A tattoo shop's offer to cover up hateful ink went viral. People are taking them up on it.
Beth Cutlip, co-owner of Baltimore's Southside Tattoo parlor, was working one day when a man walked in with some unmistakeable ink.
The man's face was covered in gang tattoos, Cutlip says, and he was there to have them covered up. He got them as a teenager while running with a rough crowd, but he was a grown man now. Married. Kids. Trying to make an honest career as an electrician.
The tattoos, Cutlip recalls him saying, made people nervous when he came into their homes to do work. He needed them gone.
But they were just too big.
"As much as I wanted to help him, I had to refer him to have them removed. But I don't think he had the money," she says.
Later, when recounting the story to her husband and co-owner, Dave Cutlip, she knew there had to be a way to help people like that.
"I said, 'Dave, these people made a mistake, changed their life, and they need to get these tattoos covered up,'" she says. "He looked at me and said, 'Are you asking me to tattoo people for free?'"
Dave agreed to set aside time in the shop, once a week, for people to come in and have hateful or violent tattoos covered up, free of charge.
Beth posted a small announcement on the parlor's Facebook page, thinking a few hundred people might see it and think it was a good idea.
Instead, the post went massively viral.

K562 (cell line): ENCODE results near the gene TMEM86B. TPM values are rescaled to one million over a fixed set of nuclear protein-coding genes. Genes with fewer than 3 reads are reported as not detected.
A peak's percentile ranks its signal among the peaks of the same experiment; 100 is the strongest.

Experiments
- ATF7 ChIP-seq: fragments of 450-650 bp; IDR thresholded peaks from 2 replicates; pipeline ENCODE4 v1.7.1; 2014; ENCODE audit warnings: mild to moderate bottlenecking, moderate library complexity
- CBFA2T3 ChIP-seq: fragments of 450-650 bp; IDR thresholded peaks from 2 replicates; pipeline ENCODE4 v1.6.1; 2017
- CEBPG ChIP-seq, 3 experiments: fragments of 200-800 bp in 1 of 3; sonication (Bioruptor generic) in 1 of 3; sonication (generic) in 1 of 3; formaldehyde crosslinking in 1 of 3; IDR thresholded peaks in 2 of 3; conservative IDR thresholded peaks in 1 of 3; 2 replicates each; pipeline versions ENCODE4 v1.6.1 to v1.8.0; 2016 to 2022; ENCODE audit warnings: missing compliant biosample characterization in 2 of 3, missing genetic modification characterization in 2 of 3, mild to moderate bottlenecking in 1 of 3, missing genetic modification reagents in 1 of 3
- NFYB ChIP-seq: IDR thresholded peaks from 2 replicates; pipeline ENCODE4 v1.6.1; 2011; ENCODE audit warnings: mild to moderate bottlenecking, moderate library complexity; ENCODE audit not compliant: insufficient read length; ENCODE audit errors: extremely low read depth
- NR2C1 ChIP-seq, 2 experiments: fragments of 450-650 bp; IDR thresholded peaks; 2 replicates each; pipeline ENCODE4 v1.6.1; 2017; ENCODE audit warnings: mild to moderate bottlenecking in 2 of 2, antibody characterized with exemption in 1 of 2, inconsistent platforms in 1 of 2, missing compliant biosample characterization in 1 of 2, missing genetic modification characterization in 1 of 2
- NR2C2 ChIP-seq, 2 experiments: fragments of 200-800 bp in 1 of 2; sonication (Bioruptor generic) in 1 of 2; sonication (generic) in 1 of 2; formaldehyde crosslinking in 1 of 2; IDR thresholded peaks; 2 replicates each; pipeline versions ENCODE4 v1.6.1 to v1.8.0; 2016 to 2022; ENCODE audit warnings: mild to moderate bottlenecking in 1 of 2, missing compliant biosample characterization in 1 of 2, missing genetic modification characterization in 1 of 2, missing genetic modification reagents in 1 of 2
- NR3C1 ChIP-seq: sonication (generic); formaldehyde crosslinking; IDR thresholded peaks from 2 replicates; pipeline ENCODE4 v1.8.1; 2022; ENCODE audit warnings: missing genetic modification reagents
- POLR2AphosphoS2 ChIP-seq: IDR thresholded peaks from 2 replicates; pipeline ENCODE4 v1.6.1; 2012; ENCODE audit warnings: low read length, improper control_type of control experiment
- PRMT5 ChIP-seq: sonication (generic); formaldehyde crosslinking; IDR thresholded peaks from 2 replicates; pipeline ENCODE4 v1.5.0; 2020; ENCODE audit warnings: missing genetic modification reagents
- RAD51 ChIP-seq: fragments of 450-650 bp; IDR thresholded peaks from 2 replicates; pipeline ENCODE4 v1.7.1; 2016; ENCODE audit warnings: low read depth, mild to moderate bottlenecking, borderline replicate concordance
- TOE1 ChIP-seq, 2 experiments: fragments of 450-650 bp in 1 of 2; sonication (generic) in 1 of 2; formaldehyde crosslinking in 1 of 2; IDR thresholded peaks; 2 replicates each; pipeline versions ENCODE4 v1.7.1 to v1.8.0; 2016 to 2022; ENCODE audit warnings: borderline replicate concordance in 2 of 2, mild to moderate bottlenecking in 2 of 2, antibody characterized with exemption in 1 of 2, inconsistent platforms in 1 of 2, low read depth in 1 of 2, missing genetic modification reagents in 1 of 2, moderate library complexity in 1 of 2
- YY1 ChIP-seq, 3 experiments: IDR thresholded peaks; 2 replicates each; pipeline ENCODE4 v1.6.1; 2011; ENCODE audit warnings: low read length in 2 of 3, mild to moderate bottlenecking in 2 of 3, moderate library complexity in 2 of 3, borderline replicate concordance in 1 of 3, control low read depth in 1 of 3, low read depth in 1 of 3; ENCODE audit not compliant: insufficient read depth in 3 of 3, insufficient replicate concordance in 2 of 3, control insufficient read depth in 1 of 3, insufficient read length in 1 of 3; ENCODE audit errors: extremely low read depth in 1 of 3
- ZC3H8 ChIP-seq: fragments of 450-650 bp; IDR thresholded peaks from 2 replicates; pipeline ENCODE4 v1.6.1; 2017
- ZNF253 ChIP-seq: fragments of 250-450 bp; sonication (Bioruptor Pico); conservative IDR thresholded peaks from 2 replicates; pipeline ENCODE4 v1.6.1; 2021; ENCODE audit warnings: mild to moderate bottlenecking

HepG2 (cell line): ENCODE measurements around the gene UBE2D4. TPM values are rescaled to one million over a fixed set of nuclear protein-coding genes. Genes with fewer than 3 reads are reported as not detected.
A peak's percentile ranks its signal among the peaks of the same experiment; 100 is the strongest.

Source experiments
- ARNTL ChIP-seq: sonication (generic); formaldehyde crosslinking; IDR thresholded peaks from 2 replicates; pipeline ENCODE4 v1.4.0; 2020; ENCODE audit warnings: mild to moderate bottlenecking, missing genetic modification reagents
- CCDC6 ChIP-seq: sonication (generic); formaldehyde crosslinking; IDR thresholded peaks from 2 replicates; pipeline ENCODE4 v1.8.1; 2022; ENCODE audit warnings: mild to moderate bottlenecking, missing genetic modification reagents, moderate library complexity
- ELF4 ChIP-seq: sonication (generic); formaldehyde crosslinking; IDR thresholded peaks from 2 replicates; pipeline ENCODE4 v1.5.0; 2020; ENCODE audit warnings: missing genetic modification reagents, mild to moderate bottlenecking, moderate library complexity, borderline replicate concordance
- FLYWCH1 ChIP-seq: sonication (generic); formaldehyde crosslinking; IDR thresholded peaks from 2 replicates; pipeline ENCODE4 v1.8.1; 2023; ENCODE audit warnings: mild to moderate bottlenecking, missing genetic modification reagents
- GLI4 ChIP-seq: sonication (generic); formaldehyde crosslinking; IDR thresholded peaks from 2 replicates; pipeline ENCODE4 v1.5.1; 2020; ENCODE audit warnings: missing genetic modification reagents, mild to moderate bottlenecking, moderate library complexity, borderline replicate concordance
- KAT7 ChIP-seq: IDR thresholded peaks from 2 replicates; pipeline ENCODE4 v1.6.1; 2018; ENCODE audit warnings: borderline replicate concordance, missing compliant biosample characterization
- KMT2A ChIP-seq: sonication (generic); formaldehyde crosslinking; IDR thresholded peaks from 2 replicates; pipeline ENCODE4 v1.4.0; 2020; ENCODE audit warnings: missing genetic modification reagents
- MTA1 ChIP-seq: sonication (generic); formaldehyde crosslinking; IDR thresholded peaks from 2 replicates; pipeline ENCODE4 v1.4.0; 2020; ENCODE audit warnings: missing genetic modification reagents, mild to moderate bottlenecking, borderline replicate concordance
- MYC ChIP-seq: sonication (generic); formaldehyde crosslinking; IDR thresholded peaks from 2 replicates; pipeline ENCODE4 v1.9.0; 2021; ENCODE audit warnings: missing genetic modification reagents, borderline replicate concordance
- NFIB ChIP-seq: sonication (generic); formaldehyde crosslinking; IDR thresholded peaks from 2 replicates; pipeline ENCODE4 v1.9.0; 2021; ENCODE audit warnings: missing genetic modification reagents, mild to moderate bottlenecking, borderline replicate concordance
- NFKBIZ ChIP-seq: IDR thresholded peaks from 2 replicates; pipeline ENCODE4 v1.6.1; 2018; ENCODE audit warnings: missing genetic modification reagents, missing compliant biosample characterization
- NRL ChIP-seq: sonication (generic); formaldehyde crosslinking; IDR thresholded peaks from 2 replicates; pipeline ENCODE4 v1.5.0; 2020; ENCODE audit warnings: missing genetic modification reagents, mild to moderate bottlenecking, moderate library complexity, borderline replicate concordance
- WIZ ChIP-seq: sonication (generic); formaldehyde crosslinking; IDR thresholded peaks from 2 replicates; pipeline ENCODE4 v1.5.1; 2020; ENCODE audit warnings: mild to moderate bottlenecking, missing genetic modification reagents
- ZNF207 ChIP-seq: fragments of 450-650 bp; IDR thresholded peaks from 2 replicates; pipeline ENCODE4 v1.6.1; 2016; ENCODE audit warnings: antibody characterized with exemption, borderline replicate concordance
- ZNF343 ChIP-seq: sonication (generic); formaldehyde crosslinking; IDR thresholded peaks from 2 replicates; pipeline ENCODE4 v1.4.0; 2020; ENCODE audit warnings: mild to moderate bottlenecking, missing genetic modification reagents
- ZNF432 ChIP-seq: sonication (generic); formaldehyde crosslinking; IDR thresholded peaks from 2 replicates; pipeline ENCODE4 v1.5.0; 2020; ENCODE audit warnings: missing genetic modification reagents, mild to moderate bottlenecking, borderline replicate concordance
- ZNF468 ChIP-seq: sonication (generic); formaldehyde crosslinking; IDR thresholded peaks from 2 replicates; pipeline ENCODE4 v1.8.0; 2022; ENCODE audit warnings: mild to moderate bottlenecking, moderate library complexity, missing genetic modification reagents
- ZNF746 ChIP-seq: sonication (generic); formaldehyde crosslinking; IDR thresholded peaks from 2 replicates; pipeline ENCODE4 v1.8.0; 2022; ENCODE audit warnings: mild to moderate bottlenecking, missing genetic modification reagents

Soon, messages poured in from all over the country and world. There were thousands and thousands of people trying to get rid of permanent ink that didn't reflect who they were anymore.
Southside Tattoo is now completely booked with cover-ups, and Beth has been working with other parlors around the country to help people outside the Baltimore area.
They've even begun setting up a nonprofit to help pay for the work. Beth says some of the funds they've raised go toward helping people in more remote areas travel to somewhere they can have the work done properly and safely.
Beth says everyone she works with has a different story, but they all have one thing in common: They're trying to build a better life.
Along with gang tattoos, "I am seeing so many swastikas, Aryan Brotherhood, things like that," Beth says. Some get inked up in prison to fit in, for safety. Others are just trying to leave their old ways behind.
Either way, Beth and her husband are happy to help.
"The beautiful thing is I know I did something good for somebody," she says. "And they're going to leave here and they're going to do something nice for somebody else."
Together, Beth and Dave are helping people prove it's never too late to change. And that's a message we all need to hear right now.